Saturday, June 30, 2007

The right attitude for software development

A fledgling software developer with the right attitude?

Photo credit: Mdf

Note: This text was originally posted on my earlier blog at

Friday, June 29, 2007

Concluding the series on Java garbage collection

Over the past few blog posts we have covered some basics of garbage collection in Java. Garbage collection is a key strength of the JVM, since we do not have to worry about releasing object memory. It reduces memory leaks and other problems associated with improper memory management code that often creeps in when we program against hard deadlines :-)

However, for large programs we very often have to tweak the default garbage collection mechanism to improve performance. Here's a nice article that explains garbage collection in much more detail with good examples. This page contains several links to memory management in the Java Hotspot VM. Here's another page that explains how to fine tune the Java garbage collector in Java 1.5.

It is also a good idea to keep up with the latest in technology, so here's a page that describes enhancements to the Java VM in version 1.6, that influence the garbage collector.

I hope you enjoyed this series. Over the next few months I hope to cover various aspects of core Java through such mini series posts. I hope you find them informative. As always your comments and suggestions are very welcome.

You can discuss this post in our learning forum.

Note: This text was originally posted on my earlier blog at
Here are the comments from the original post

AUTHOR: Sanket Daru
DATE: 06/29/2007 05:13:19 AM
Dear Sir,
Indeed the mini-series on JVM Garbage Collection was very informative. At the conclusion, I have one question though.

Well this might be out of scope of the mini-series, but I want some guide. I was working with XML parsing in Java and started off using DOM parsing. Now DOM has its limitations, mainly due to its HEAVY footprint and it ends up giving me "out of memory" errors... I tried several other means but nothing seemed to work out...

Eventually I left the matter because I was just trying it out for experimentation. I had decided to use SAX due to its light footprint and event-based modeling.

Now my question is, can we tweak memory management of JVM and Garbage Collector programatically? Such a solution will be really helpful.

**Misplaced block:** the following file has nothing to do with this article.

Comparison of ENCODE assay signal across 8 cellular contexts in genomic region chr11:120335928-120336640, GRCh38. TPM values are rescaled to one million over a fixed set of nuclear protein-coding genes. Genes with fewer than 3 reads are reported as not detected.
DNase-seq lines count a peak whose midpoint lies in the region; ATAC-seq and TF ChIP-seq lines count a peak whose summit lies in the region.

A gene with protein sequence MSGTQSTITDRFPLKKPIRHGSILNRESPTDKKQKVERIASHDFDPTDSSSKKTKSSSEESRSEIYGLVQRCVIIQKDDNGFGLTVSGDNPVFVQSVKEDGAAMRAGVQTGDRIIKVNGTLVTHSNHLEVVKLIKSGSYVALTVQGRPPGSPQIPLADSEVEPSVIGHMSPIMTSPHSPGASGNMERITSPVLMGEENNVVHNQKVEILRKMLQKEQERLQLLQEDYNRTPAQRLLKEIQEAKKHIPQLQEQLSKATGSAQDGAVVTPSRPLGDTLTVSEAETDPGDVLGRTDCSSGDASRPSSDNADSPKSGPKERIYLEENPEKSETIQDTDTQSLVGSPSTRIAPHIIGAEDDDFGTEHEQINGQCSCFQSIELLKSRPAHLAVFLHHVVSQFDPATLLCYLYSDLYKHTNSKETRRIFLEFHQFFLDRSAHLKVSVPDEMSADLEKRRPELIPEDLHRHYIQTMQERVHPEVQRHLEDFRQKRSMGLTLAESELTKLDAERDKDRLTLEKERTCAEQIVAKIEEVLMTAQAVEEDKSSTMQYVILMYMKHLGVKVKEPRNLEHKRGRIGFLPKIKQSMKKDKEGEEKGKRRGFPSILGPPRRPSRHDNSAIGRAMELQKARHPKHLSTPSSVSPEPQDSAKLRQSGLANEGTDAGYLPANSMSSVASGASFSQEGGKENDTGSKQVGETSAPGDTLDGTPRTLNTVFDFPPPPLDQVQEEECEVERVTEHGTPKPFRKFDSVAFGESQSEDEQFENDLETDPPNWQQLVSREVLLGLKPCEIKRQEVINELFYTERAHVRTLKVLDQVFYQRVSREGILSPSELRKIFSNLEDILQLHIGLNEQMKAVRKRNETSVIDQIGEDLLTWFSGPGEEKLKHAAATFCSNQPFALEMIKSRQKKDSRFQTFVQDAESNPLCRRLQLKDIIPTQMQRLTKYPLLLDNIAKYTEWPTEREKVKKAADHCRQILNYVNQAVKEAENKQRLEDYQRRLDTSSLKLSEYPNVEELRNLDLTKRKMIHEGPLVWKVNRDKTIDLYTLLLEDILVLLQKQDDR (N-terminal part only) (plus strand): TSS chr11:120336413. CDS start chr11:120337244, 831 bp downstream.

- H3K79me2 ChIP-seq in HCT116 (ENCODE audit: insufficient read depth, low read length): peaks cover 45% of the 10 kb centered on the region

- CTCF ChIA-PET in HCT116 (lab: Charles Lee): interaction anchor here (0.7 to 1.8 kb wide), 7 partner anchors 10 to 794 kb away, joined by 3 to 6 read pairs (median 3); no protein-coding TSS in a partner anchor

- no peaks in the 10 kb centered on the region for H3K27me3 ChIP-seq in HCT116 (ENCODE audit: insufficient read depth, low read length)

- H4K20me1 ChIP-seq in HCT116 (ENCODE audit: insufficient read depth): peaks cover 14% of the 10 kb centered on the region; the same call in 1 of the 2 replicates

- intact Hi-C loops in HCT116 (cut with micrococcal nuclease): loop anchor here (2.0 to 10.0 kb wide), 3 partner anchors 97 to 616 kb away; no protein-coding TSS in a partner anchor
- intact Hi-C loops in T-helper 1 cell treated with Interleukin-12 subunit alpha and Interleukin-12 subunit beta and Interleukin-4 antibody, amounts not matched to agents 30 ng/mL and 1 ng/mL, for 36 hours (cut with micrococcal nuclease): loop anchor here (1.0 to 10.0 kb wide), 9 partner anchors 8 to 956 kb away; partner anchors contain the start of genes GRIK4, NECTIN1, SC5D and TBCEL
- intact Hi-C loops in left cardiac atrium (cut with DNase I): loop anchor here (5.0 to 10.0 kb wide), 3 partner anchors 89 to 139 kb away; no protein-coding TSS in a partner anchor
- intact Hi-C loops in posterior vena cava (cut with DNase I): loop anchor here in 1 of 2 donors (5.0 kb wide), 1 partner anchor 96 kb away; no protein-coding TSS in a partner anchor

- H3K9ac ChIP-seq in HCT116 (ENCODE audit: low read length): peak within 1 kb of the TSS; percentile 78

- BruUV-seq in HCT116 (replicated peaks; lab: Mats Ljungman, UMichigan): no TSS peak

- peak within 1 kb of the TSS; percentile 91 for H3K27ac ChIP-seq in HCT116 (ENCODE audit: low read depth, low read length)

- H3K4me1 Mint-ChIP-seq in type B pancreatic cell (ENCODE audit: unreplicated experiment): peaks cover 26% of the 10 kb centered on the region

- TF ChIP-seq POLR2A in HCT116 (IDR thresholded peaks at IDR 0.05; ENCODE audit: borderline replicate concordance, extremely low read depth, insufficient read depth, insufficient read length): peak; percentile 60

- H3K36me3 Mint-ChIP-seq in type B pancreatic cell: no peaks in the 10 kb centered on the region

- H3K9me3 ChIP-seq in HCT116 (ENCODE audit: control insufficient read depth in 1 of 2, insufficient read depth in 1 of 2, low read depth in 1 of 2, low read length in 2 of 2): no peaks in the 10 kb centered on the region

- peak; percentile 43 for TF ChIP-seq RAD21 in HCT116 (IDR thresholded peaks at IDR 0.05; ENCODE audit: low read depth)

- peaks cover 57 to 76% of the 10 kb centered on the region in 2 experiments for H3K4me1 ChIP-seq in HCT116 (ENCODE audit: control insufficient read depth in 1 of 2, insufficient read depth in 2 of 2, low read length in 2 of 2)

Looking forward to more of such informative mini-series...

DATE: 06/29/2007 06:52:47 AM
Hi Sanket,

As of now I do not believe there is a way to "programatically" tweak garbage collection. You can tweak the JVM when you start it using:
-Xms -Xmx for heap size.
Using various other options as described in (, you can modify the generation sizes and ask the JVM to use a particular JVM algorithm.

However, all these things have to be done when the JVM is started.

Increasing the heap size will allow you to hold a larger DOM tree in memory, but tweaking the GC will only help you with performance, not with being able to hold more objects in memory.

One potential solution might be to use serialization. If you can hold only enough information in the nodes such that your entire tree can live in memory, and when a node is visited it's details are retrieved from a serialized object. Once you navigate away from that node release the memory (modifying the serialized object of any changes are made).

I am not sure of this is a standard way of dealing with this problem and if an API already exists to achieve it. But it seems like a plausible solution.

Tuesday, June 26, 2007

Garbage collection example

A Java program can request the underlying JVM to perform garbage collection by calling the gc() method of the System class.

Note that System.gc() is a request to the underlying JVM. Garbage collection may not always happen. Hence we cannot depend on this method, however we can use it to optimize performance, with the understanding that it may not work as desired on all JVM's.


Study the program shown below. It ilustrates how we can invoke the garbage collector from a Java program.

01 /** This program creates instances of Bag objects in a loop which will run 100000 times.
02  * Whenever the program is in a loop that is a multiple of 1000, it requests the JVM
03  * to start the garbage collector. We will see that the JVM may not always fulfill the
04  * request.
05  */
06 public class GarbageCollectionDemo {
07   public static void main(String args[]) {
08     //loop 10000 times
09     for(int i=0;i<10000;i++) {
10       //if this loop is a multiple of 1000, then request for garbage collection
11       if(i%1000 == 0) {
12         System.out.println("Requesting for garbage collection");
13         System.gc();
14       }
15       System.out.println("Creating bag " + i);
16       Bag b = new Bag(String.valueOf(i));
17     }
18   }
19 }
21 /** A placeholder object that is created in GarbageCollectionDemo
22  *
23  */
24 class Bag {
25   private String id;
26   public Bag(String id) {
27 = id;
28   }
30   /**We override the finalize method and put a print statement